I take the point about bit assuming that one batch-number of the same powder will not necessarily be the same as another - but I'd be surprised if the tolerances for those potential changes explained 7grain drops in max load, such as that described by the OP.
    No. Not necessarily, but each LOT -and these are often measured in the X's of tons- is tested to make sure it falls within their parameters. It usually does. Often either the LOT changes or the testing becomes more refined. Hodgdon, IMR, Alliant, Accurate Arms data have all changed over the decades. It's not an uncommon thing. This is why they tell you that all data in a manual supersedes any previous data.

    As to the LOT to LOT variations, frankly, I load middle weight charges so I don't do much more than cast a discerning eye on the first cases fired with a new LOT. If it's new IMR4350, I figure it to be the same as the last can of new IMR4350 I bought; or close enough.~Muir

  9. #9
    I wonder whether two things are being confounded here.

    No batch to batch (or lot to lot, if you prefer) variation should ever account for a 7-grain drop in maximum for a 40-odd grain load. So I suspect that inter-batch variation does not account alone for that change.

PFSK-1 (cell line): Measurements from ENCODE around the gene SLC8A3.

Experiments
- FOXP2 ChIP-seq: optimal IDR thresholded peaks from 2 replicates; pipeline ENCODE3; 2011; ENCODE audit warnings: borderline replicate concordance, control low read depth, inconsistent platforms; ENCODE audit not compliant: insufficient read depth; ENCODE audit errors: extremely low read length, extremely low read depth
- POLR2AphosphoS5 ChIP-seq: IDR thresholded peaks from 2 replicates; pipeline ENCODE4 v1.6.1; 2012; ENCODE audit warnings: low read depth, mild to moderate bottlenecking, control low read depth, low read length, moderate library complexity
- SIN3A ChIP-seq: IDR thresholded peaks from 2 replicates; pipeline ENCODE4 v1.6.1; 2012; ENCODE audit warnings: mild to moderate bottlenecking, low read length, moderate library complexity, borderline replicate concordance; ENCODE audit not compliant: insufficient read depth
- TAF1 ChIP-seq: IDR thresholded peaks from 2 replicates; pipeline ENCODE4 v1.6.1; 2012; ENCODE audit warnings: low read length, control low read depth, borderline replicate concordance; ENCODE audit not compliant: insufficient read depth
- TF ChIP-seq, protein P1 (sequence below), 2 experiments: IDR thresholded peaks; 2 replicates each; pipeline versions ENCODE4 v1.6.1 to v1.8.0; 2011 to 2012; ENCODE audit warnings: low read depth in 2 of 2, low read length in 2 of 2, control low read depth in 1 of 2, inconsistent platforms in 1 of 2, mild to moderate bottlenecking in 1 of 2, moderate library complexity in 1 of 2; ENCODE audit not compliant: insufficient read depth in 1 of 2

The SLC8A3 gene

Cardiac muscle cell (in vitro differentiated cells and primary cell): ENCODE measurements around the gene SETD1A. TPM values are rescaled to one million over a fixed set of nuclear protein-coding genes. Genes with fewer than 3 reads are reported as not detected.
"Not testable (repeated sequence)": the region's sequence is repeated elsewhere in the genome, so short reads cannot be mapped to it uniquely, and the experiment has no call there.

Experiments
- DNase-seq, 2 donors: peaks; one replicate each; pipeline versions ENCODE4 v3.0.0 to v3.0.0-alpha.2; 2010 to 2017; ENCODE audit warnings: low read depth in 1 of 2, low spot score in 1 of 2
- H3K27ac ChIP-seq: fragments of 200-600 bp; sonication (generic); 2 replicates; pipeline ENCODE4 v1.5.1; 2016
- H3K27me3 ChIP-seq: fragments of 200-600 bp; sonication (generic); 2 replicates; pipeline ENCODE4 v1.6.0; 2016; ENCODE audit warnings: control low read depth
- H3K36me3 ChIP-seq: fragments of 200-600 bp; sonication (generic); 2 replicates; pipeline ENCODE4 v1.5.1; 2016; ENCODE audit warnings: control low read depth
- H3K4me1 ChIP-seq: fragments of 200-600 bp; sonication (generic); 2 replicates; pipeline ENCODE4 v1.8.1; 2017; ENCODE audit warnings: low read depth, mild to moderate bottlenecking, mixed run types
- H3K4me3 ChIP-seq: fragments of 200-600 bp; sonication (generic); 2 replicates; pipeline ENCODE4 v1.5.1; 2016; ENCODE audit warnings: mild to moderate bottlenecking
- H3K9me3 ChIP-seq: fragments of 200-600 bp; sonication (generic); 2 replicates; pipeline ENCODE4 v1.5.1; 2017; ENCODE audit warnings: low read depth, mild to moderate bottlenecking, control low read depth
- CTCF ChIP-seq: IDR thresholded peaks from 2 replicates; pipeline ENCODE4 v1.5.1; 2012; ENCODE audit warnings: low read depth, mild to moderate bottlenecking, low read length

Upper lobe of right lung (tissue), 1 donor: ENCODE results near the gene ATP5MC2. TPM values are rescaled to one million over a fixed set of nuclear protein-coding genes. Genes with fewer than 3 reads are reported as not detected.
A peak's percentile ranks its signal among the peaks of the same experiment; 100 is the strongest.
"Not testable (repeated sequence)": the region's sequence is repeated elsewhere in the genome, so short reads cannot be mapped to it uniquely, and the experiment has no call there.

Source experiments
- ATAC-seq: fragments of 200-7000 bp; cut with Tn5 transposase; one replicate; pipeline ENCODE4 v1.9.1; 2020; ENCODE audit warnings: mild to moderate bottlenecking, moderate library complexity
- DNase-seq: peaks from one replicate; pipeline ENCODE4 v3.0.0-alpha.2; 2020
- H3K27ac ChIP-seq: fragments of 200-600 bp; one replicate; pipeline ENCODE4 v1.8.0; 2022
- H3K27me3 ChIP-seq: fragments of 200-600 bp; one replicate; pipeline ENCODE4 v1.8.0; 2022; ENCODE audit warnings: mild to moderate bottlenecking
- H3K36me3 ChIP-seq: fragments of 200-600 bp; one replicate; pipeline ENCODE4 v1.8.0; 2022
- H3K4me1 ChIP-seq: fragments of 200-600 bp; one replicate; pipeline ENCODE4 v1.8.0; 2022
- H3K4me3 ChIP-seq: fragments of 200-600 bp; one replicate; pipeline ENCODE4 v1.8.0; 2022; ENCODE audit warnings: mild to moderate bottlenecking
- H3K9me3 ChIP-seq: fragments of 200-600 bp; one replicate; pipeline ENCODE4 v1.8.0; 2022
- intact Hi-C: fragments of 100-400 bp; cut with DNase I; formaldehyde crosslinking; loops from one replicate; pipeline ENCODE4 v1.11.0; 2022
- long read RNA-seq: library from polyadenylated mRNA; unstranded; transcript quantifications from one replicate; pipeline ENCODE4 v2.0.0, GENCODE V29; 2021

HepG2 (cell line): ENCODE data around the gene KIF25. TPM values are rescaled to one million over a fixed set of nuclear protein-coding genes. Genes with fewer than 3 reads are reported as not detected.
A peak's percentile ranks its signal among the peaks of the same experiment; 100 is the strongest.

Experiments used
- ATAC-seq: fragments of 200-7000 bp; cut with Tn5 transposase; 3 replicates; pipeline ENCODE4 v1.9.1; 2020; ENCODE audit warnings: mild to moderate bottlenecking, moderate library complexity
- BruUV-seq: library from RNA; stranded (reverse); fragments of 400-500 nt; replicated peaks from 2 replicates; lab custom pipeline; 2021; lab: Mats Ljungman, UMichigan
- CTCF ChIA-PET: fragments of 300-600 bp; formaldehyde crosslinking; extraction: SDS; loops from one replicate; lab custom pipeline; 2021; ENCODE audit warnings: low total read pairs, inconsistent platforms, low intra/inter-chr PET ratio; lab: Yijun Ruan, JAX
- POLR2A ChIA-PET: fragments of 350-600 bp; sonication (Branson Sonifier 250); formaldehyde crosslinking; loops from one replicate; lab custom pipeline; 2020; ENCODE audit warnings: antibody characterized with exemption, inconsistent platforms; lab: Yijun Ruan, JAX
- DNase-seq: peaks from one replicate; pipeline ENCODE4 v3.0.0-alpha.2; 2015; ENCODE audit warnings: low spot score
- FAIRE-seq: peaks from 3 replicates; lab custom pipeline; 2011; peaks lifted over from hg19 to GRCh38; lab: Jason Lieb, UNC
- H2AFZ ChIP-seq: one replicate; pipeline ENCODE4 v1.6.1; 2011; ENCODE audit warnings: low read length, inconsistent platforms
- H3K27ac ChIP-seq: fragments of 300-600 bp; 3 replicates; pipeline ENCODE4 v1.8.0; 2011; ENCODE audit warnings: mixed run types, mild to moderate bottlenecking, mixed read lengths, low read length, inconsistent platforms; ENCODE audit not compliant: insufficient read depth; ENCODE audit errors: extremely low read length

Perhaps a wholesale recipe-change, and/or corporate risk-aversion is involved?

  10. #10
    Quote Originally Posted by otisthedog View Post
    Am about to start reloading for .243, using 100gr bullets (probably Sierra Prohunter or Gameking) and N160 powder.
    I am struggling to find load data; Viht manuals vary wildly with the latest giving 39.8gr as max load and an older manual 46.9gr, both for 100gr bullets. The Sierra data and Hornady manual I have don't list it for 100gr. Most loads I see posted online mention around 42gr, so currently thinking of starting at 38gr and working up, but I wondered if anyone could share any other min-max data for the above? Thanks in advance.
    I recently (this month) used in my .243 Ruger No 1:

    Hornady #2450 100gr BTSP Interlock
    N160 44.0 gr
    Rem 9 1/2 primer

    QuickLoad indicates 2850 fps (1805 ft-lbs). It shot well enough, putting three rounds under an inch in a very trying crosswind. This is the first handload I've tried with this rifle.

    I've used the following in my .243 Sako 75:

    Lapua GB543 90gr Scenar HPBT
    N160 45.0 gr
    Prvi LR primer

    QuickLoad indicates 2900 fps (not used on game, just target). This load proved exceptionally accurate, a little over 1 MOA at 600 yards.

    In another life, I'd used the following in my .243 Winchester model 70:

    Nosler 95gr Ballistic Tip
    N160 43.7 gr
    Fed 210 primer

    Measured velocity 2925 fps (1803 ft-lbs). This was exceptionally accurate and accounted for numerous foxes, deer and half a dozen pronghorn antelope.

    In the same rifle, I also used:

    Speer 100 gr BTSP
    N160 42.5 gr
    Fed 210 primer

    Estimated velocity 2900 fps.

    Hope this helps.

    -JMS